A Tragicomical, Unsophisticated Blog about the Weird, the Absurd, and the Banal

Saturday, January 28, 2012


Today I finished reading Seamus Heaney's translation of Beowulf. Maybe my expectations were too High, but I was hoping that by reading this text I would be seized with some sort of poetic, ancestral blood lust. Yes! Now, I will write epics that will survive centuries! Gold! Monsters! Mead!

No such luck.

I was glad for the change of pace, though. I had just finished reading Plato's Republic. Guilt has dictated my reading list over the past few months. You see, I managed to get a BA in English without having read any of the Seminal Texts. Sure, I've read some Shakespeare, but I never got through the whole Bible or Canterbury Tales and I've only read excerpts of The Iliad and The Odyssey. I have read the Epic of Gilgamesh, though.

I know all of these stories by reputation. Because of this I have very high expectations, tracing this lineage of Inspiration back a few thousand years.

The Repbulic was boring.

Beowulf, on the other hand, was like reading a comic book. Seriously. It's a heroic story with vengeance, drinking, fighting, dragons, terrible monsters, episodic ordeals. Who wouldn't want to read this?

Maybe I'm jaded, or perhaps I've read too many deconstructive texts, but all I could think about while reading Beowulf was Alan Moore's The Watchmen. A critic wrote about that epic something to the effect of, "The Watchmen is Alan Moore's admonishment to anyone who ever wanted a hero to save them." And isn't this a fitting parallel? Beowulf ends foreshadowing of the complete destruction of Goetaland from invaders. Because Beowulf won't be there to Save them.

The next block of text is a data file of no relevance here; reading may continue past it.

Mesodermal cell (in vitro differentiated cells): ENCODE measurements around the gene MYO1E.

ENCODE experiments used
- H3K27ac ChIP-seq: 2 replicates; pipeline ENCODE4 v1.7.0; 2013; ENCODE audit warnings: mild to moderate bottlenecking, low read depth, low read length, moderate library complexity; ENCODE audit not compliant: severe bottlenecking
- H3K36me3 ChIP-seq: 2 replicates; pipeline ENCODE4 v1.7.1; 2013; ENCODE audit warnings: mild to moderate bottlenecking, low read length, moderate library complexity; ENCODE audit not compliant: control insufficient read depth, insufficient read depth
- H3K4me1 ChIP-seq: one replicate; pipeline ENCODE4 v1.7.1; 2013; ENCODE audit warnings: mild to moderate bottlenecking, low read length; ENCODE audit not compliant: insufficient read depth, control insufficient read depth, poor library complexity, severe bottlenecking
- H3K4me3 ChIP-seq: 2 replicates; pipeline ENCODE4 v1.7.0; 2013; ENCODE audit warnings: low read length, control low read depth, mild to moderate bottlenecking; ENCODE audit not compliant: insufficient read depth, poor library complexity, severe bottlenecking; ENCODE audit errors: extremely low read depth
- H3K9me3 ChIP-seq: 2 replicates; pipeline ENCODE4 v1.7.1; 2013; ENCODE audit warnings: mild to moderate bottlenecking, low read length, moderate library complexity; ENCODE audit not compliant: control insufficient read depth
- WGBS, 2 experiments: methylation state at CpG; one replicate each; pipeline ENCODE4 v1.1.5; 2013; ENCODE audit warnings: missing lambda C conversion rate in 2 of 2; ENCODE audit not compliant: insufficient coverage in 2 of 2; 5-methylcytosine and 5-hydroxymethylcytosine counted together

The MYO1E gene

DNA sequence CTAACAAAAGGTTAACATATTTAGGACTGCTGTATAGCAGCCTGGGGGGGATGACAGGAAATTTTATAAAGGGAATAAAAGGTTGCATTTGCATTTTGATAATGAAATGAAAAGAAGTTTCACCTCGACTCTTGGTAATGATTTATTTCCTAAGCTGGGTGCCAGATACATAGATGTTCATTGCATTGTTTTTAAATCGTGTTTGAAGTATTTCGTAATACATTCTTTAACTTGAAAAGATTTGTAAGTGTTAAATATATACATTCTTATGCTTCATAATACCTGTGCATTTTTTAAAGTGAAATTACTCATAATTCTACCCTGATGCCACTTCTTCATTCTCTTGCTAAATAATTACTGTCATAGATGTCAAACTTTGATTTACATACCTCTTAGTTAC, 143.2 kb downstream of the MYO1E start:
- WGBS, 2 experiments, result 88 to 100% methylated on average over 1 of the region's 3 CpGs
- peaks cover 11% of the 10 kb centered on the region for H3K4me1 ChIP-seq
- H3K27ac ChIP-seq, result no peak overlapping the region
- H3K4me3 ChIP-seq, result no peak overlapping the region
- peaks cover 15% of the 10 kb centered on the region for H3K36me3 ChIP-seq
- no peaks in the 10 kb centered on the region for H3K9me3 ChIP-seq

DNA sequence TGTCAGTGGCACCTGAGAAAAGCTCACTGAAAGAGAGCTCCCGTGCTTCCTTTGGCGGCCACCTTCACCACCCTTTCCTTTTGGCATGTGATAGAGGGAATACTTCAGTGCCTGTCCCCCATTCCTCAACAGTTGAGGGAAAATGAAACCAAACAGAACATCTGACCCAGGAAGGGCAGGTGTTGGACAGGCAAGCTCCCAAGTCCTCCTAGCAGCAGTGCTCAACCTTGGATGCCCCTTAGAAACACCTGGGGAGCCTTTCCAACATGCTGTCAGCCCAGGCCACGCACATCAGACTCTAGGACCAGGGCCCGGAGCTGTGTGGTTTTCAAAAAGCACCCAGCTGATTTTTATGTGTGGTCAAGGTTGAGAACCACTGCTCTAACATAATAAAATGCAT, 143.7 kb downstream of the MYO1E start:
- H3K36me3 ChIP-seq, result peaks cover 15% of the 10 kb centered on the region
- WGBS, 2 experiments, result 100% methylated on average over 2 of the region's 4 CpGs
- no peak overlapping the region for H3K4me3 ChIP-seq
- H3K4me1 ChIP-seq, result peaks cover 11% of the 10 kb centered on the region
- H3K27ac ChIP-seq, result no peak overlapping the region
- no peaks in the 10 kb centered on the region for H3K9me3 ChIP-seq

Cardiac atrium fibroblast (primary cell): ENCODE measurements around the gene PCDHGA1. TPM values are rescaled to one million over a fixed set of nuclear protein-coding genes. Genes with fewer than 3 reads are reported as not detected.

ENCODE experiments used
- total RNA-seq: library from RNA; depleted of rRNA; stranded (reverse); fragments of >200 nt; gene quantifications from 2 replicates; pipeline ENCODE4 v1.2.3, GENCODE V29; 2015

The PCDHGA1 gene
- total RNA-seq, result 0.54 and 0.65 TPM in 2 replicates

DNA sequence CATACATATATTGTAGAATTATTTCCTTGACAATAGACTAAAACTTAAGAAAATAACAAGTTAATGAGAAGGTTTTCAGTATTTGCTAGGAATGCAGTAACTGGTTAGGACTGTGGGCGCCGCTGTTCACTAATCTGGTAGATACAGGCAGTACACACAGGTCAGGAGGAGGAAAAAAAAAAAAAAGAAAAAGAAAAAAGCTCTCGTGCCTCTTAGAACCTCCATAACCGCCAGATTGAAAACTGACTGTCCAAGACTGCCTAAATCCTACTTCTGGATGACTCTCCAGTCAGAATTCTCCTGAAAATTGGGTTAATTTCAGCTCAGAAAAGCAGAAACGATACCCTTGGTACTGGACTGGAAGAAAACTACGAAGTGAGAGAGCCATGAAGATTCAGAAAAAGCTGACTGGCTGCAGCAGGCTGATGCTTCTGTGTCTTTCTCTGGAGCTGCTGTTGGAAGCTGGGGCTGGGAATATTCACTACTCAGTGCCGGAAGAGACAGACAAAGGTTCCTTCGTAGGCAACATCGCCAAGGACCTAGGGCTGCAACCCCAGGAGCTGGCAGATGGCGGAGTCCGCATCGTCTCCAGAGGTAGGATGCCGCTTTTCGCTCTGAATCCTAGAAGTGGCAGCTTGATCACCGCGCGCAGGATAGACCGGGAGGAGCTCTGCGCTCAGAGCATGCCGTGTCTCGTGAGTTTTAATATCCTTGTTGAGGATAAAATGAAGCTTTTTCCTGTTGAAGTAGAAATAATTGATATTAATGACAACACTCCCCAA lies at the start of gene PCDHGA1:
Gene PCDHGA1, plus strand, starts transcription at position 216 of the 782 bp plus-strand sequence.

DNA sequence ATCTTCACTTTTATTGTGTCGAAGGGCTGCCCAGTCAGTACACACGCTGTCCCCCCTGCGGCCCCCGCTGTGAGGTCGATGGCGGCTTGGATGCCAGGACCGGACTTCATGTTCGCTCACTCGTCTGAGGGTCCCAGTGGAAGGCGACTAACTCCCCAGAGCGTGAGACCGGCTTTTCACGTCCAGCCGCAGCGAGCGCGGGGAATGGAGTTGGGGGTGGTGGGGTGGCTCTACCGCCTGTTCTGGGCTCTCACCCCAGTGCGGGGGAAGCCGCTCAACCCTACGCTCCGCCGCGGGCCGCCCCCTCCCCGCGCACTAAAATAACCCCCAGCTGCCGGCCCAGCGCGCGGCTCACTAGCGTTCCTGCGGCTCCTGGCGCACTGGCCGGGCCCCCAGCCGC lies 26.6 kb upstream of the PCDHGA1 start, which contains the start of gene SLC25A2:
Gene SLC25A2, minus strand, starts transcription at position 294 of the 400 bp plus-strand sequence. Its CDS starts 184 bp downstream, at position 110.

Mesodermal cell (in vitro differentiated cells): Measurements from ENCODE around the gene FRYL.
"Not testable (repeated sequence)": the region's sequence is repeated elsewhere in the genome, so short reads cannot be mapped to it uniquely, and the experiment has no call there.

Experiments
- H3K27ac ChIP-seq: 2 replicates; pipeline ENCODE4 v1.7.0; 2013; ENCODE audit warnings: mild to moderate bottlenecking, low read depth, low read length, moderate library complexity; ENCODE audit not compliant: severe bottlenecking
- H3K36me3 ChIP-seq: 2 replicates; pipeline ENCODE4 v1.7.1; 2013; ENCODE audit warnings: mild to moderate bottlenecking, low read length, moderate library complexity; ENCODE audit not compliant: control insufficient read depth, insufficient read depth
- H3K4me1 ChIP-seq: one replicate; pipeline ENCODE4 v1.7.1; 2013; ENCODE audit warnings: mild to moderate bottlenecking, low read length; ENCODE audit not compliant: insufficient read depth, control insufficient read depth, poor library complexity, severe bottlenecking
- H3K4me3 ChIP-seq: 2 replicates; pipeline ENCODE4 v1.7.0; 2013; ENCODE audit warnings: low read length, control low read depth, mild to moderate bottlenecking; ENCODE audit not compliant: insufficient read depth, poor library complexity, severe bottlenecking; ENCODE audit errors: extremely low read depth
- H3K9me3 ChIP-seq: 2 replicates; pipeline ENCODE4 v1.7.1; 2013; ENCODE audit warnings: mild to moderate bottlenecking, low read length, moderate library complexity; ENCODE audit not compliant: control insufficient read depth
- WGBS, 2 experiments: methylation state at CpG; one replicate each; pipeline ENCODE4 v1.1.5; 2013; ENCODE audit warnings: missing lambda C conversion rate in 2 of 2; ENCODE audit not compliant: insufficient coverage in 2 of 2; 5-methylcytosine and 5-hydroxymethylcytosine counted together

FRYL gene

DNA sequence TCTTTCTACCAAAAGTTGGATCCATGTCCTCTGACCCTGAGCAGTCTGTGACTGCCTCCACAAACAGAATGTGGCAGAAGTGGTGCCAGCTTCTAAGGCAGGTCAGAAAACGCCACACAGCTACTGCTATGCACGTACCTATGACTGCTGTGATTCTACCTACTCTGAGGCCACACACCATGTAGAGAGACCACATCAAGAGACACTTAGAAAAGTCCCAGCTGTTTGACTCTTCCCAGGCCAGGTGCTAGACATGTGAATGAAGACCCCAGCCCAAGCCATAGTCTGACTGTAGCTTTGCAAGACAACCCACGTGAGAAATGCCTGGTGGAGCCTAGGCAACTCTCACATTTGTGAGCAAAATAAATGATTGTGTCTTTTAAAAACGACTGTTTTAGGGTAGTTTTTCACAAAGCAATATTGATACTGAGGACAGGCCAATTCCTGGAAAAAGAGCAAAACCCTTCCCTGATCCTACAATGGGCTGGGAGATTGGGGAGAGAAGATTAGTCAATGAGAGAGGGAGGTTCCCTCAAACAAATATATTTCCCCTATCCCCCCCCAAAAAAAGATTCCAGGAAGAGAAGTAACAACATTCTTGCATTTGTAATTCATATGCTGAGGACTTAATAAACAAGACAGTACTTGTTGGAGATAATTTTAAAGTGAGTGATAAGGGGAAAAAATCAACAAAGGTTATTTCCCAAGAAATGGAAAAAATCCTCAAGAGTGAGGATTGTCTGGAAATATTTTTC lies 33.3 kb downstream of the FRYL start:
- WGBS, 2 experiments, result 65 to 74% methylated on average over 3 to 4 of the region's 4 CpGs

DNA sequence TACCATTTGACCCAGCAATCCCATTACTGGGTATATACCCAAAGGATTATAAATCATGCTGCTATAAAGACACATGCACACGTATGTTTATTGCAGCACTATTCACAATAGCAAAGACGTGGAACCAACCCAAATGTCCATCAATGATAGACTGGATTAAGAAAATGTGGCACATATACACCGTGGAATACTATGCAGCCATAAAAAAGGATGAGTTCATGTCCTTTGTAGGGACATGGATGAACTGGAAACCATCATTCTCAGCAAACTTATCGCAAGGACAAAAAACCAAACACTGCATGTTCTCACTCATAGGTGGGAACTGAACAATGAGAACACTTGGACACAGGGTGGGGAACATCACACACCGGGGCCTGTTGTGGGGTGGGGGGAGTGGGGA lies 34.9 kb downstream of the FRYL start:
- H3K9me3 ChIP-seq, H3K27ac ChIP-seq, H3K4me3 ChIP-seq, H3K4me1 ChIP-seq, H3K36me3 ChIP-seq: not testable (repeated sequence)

Two days ago my friends and I were sitting around drinking whiskey and talking about Andy Warhol. Yes, we do that sometimes. We tried to discuss his art and his commentaries, but again and again we came back to talking about the man himself. We concluded that he was an asshole and one M pointed out that he was probably sitting up in some ostentatiously flamboyant afterlife laughing at us.

Warhol. Andy Warhol. No matter how you feel about the man, you cannot escape him. Can you? His work is Everywhere. I have no idea what he did to the discussion about Art (and Visual Art in particular), but he certainly did Something Permanent to it.

Kind of like Samuel Beckett.

A few years ago I took a digital poetics class from Dee Morris. In discussing the lineage of digital poetics, she said, "And this all comes back to the great Samuel Beckett." Dee never prefaced any other person with "the great" and it carried the same weight as the Old Man speaking of "the great DiMaggio."

I don't like Beckett. But I can't stop reading him. This goes beyond my desire to familiarize myself with the Canon (just so that I can say, "Yes, I know goddamn canon."). Samuel Beckett Haunts me. Even if his work confuses, frustrates, and bores the hell out of me, I keep coming back to it. Isn't that the best relationship to have with the Greats? To loath and to worship.

My hero, Samuel Beckett. And, in that critic's estimation, he's the best hero I could choose, because I have no wish or expectation for Samuel Beckett to come and save me (though, wouldn't that be awesome?).

If I'm ever reincarnated, I wish I could come back as Samuel Beckett's fingertips.

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